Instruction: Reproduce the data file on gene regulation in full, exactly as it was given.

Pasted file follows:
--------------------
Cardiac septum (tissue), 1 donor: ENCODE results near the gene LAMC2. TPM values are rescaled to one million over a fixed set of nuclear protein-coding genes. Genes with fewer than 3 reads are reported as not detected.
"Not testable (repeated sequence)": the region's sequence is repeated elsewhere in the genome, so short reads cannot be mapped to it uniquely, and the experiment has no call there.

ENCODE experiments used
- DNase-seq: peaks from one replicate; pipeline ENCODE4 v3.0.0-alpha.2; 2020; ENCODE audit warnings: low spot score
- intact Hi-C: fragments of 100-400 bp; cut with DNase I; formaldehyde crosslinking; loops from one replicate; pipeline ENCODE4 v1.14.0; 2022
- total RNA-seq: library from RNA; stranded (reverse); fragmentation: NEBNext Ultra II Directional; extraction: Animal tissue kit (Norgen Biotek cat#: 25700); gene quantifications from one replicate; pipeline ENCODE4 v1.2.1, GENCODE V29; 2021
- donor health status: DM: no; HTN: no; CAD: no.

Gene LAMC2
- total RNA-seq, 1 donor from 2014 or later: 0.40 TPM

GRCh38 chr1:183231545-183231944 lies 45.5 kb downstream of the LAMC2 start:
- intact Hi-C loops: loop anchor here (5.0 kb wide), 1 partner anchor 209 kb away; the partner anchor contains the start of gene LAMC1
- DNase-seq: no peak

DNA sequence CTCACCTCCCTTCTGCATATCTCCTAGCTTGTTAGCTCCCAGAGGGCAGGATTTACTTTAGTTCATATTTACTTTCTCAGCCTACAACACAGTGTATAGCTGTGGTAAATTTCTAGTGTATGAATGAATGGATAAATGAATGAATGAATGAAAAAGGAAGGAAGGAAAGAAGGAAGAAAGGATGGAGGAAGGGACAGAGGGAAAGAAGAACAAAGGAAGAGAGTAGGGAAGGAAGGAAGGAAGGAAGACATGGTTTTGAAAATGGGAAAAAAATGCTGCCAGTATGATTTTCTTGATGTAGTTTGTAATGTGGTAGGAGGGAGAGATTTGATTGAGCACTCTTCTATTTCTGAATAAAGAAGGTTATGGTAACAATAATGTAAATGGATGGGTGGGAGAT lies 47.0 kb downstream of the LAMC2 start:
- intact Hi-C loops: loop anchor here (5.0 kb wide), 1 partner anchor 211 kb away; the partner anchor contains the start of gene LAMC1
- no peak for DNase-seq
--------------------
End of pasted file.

Cardiac septum (tissue), 1 donor: ENCODE results near the gene LAMC2. TPM values are rescaled to one million over a fixed set of nuclear protein-coding genes. Genes with fewer than 3 reads are reported as not detected.
"Not testable (repeated sequence)": the region's sequence is repeated elsewhere in the genome, so short reads cannot be mapped to it uniquely, and the experiment has no call there.

ENCODE experiments used
- DNase-seq: peaks from one replicate; pipeline ENCODE4 v3.0.0-alpha.2; 2020; ENCODE audit warnings: low spot score
- intact Hi-C: fragments of 100-400 bp; cut with DNase I; formaldehyde crosslinking; loops from one replicate; pipeline ENCODE4 v1.14.0; 2022
- total RNA-seq: library from RNA; stranded (reverse); fragmentation: NEBNext Ultra II Directional; extraction: Animal tissue kit (Norgen Biotek cat#: 25700); gene quantifications from one replicate; pipeline ENCODE4 v1.2.1, GENCODE V29; 2021
- donor health status: DM: no; HTN: no; CAD: no.

Gene LAMC2
- total RNA-seq, 1 donor from 2014 or later: 0.40 TPM

GRCh38 chr1:183231545-183231944 lies 45.5 kb downstream of the LAMC2 start:
- intact Hi-C loops: loop anchor here (5.0 kb wide), 1 partner anchor 209 kb away; the partner anchor contains the start of gene LAMC1
- DNase-seq: no peak

DNA sequence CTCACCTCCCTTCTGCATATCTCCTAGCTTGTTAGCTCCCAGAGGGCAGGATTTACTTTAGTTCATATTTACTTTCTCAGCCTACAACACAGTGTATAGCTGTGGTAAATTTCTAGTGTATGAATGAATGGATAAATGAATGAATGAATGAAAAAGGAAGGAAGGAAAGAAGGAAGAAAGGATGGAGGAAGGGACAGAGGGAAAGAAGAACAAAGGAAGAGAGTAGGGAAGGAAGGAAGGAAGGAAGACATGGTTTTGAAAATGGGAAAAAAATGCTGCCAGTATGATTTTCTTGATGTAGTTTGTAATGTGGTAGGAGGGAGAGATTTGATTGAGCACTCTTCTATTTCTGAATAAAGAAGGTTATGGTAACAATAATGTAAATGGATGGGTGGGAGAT lies 47.0 kb downstream of the LAMC2 start:
- intact Hi-C loops: loop anchor here (5.0 kb wide), 1 partner anchor 211 kb away; the partner anchor contains the start of gene LAMC1
- no peak for DNase-seq